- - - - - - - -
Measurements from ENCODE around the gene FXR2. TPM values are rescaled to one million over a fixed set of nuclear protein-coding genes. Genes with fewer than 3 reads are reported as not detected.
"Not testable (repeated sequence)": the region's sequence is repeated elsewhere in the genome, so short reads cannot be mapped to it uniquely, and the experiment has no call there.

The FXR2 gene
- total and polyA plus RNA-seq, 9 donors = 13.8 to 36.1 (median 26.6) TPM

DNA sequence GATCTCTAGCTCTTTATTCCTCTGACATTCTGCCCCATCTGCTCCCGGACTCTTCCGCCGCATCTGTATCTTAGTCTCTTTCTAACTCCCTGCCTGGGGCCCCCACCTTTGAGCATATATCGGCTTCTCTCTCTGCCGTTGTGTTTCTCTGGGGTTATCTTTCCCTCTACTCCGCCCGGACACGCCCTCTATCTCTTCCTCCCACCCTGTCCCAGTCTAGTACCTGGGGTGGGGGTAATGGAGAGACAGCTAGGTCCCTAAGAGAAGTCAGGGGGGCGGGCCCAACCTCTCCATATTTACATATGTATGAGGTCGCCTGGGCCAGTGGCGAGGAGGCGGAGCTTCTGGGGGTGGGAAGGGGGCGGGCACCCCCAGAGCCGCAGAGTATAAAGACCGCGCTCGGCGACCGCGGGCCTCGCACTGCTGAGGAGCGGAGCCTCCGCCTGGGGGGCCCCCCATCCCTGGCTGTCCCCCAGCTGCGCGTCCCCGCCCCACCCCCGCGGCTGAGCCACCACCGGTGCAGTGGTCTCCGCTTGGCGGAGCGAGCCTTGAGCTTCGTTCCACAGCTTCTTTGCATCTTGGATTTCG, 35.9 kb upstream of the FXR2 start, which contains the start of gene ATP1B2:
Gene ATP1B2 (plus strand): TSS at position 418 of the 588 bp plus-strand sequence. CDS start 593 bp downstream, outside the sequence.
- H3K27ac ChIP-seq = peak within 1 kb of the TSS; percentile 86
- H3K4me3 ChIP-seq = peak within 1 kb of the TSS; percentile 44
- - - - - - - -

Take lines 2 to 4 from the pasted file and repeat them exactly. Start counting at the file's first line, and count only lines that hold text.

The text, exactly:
"Not testable (repeated sequence)": the region's sequence is repeated elsewhere in the genome, so short reads cannot be mapped to it uniquely, and the experiment has no call there.

The FXR2 gene
- total and polyA plus RNA-seq, 9 donors = 13.8 to 36.1 (median 26.6) TPM